Ed: This article is part of the 21 Days of WordPress Tips
The WordPress template files can often be confusing. Figuring out which files get used and when, which ones you don’t need, etc is very daunting. Not to mention, this information is pretty hard to sift through in the WordPress codex.
In this post article I’ll give you a few of my favorite tips when it comes to piecing together the WordPress template files to meet your needs.
Click the picture on the right to get a look at how the WordPress template hierarchy works. Learning this is a must in developing your own themes.
First off, index.php is the root of everything. You can actually run an entire theme off an index.php and style.css. And if you are missing a template file that is needed, index.php will be defaulted to.
Another heavily used file is archive.php. If you open this file from the “default” theme that downloads with WordPress, you’ll see code that’s used to show all the categories, dates, authors, etc archives.
Bookmark this image and refer back to it any time you get stuck on which template file will be called and when.
One of the more powerful template files that I rarely see used is the category-[id].php. The image above is somewhat misleading as the file will never actually be named category-id.php. The ‘id’ part of the filename is replaced with the numeric id for the category you would like to show. i.e. category-1.php or category-28.php to correspond to categories id 1 and 28.
Using these template files can be very useful if you would like to show an entire category of your site in a custom layout.
I use this technique on the SmallBizTrends.com website. I have a default category.php file that shows for any category on the site (here’s an example), however there is a special category that is sponsored by HP that needed to display different elements. I used a category-[id].php template file to split out that section and show those posts differently (click here to see it).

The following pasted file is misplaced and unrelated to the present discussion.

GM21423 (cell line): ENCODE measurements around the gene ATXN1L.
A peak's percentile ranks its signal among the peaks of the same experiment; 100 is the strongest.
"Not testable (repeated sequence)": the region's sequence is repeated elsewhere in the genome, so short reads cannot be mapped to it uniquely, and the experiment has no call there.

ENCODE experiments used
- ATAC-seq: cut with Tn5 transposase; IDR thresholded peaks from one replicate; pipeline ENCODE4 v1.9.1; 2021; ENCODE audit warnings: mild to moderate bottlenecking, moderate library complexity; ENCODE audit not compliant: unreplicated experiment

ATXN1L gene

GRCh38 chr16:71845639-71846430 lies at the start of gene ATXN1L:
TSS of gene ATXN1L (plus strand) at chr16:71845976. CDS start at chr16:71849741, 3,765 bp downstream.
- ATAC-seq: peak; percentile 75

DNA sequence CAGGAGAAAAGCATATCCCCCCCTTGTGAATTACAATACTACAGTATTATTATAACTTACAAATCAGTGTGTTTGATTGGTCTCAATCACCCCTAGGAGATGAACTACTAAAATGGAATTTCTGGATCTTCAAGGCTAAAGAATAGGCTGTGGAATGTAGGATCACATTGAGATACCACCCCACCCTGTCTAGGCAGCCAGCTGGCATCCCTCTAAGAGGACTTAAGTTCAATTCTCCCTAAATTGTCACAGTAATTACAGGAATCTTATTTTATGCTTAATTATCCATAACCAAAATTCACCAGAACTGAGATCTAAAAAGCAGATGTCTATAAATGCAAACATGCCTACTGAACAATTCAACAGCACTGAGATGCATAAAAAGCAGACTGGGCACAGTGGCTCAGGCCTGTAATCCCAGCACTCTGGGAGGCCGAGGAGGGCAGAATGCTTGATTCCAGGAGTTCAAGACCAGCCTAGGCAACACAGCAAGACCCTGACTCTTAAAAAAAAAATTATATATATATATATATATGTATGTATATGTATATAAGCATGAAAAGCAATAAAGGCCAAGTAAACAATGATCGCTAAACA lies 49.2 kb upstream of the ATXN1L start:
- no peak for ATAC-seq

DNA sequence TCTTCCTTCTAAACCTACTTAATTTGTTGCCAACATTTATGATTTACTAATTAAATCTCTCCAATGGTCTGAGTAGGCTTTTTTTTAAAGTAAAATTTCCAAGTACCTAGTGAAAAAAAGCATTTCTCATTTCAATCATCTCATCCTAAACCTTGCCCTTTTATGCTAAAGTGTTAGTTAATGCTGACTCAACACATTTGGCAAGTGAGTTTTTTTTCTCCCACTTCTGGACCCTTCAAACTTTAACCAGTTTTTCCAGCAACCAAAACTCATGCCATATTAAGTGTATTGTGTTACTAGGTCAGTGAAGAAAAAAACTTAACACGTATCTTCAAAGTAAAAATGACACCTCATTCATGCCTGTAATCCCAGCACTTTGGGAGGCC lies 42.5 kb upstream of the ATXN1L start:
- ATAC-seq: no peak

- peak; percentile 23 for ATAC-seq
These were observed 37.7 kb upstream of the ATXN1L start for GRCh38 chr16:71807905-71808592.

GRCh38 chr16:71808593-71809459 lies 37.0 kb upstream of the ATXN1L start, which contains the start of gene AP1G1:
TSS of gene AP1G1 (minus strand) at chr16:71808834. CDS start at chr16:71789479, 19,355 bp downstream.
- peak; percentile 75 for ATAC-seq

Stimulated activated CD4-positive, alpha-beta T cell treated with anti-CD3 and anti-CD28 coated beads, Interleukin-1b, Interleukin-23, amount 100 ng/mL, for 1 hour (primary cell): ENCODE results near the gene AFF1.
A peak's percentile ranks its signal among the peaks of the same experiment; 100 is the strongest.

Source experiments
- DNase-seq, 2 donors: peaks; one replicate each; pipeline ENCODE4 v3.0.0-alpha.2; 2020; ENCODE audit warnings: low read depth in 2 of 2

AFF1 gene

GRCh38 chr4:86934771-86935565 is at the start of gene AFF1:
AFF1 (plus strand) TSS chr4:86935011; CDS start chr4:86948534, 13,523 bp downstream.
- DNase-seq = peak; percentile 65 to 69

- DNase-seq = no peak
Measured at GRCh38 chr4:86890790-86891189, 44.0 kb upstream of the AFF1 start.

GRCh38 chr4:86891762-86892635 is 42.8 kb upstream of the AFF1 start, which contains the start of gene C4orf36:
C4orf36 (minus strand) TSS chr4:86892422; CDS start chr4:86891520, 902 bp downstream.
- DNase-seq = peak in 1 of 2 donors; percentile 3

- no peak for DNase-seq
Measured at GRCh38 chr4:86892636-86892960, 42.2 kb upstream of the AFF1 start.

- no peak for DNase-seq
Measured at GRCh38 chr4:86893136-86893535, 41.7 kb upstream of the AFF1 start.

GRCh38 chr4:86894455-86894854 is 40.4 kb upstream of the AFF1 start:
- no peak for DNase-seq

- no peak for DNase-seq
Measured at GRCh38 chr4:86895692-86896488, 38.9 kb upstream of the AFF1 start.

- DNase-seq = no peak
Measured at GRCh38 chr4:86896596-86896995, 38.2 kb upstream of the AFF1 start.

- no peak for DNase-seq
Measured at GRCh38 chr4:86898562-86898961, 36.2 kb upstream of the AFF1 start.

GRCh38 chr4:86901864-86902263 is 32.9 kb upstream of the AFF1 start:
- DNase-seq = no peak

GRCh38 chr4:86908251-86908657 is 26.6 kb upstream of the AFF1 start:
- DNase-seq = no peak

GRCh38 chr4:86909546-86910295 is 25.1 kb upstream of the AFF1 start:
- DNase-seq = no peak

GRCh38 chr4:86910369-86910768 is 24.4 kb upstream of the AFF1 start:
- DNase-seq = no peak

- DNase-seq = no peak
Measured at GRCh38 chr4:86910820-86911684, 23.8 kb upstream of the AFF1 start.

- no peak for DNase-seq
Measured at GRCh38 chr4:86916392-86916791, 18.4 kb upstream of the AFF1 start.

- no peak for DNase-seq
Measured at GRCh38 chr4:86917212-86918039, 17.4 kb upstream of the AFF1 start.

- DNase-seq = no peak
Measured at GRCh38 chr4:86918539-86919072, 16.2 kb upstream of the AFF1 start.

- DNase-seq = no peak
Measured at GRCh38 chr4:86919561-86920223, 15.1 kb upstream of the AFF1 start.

Page Template Filenames
As we’ve seen in earlier WordPress tips, you can create custom page templates that override the default page.php template. Again, the above image is a bit misleading as the file doesn’t have to be named pagename.php. In fact, it can be named whatever you like, however I recommend a very specific naming convention.
When you create a page template it is either for a specific page on your site (i.e. Home Page, About, etc) or a specific layout (i.e. one column, two column, etc). My advice is to include the descriptions in the name of the file:
By following this convention, you and anybody else that works on the site in the future will know what those template files do. I’ve seen page template files named all kinds of random things and it’s always hard to sift through exactly what files you need. Follow the above naming convention to save yourself and any future developers a huge headache.
A useful 404
It’s easy to get caught up in creating your WordPress theme and your content and forget that this very useful template file exists. The 404.php gets called when a page is called that doesn’t exist. Whether it’s a broken link or a user typing something wrong, odds are good that somebody is going to a request a page of your site that doesn’t exist. Instead showing a useless 404 error, use this opportunity to point them to other portions of your website.
That’s my favorite tips on how to correctly use your template files. You have one or two of your own?
January 8, 2009